My favourite were the props from Bruce Lee movies. The prayer papers hanging above the staircase that took you down to their basement, and from the ceiling of the communal washroom space. The carved wooden moon gate also came from a Bruce Lee movie. It is currently being used to frame a projection of the very Bruce Lee movie it was originally a prop in.

All these restored artifacts gave the place so much more history, and they made the spot all the more special. I just wished there was a way for the restaurant to showcase this better. I was lucky to be able to chat up the restaurant’s owner for the background information; but for all those who didn’t get the chance to, they are missing out on so much interesting knowledge and history. Knowing all the above makes me love “Sai Woo” more. It makes me want to talk about it. It makes me want to recommend it to those visiting from out of town. To be able to take friend down here myself and to teach them these tidbits.

Although, aside from these artifacts, the restaurant is less outwardly Chinese inspired. This speaks to their menu of Asian staples made more approachable to the Canadian appetite. It looks and feels like a wine bar, which was perfect given we were here during happy hour.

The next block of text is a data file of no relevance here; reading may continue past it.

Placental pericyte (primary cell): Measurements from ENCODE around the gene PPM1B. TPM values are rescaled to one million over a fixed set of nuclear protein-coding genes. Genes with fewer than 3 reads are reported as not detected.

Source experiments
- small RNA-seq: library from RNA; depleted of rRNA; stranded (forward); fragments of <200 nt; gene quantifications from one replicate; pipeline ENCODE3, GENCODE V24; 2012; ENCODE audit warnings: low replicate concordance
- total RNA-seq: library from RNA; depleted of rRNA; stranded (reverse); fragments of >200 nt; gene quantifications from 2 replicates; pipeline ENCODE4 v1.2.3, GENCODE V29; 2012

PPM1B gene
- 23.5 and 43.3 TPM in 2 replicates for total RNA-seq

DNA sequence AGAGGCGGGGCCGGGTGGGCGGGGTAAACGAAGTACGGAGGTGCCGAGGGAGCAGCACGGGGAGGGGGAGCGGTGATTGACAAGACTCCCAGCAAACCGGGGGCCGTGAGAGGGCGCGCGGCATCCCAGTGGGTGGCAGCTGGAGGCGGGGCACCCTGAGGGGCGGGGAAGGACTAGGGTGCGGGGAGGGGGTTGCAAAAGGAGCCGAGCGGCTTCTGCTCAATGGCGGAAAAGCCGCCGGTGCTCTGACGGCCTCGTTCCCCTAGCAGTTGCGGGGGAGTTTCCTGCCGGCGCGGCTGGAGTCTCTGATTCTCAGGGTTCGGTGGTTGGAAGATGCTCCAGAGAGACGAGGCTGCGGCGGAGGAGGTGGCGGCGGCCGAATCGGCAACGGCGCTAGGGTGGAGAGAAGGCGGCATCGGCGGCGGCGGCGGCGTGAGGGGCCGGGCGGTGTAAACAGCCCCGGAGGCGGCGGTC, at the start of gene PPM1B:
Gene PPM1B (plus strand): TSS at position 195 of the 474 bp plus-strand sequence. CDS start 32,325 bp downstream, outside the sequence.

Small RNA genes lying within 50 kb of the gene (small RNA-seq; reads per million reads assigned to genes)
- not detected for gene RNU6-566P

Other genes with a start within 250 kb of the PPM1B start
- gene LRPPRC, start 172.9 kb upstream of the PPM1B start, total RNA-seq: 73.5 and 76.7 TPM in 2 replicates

The “Coco Harvey Lowe” is a freshly tapped young coconut shaken with dark rum. After the drink has been drunk, borrow the “Coco Jack” from the bar, to be able to get every last morsel of that young coconut meat within. It is a sickle shaped hand tool that you use to peel the flesh within the coconut, much like peeling fruit, but backwards.

The end result of their “Smoking Gun” cocktail looked and tasted much like an old fashion. Except here literal smoke was added to it, for a smoke flavour and aroma. El dorado 12 year old rum, bitters, brown sugar, oak, and tea smoke. The drink is assembled before you. The mixed cocktail is poured into their skull shaped glass, bottled up with smoke. A few tips back and forth to infuse the essence of the smoke, before the finished product is poured out over a giant square ice cube,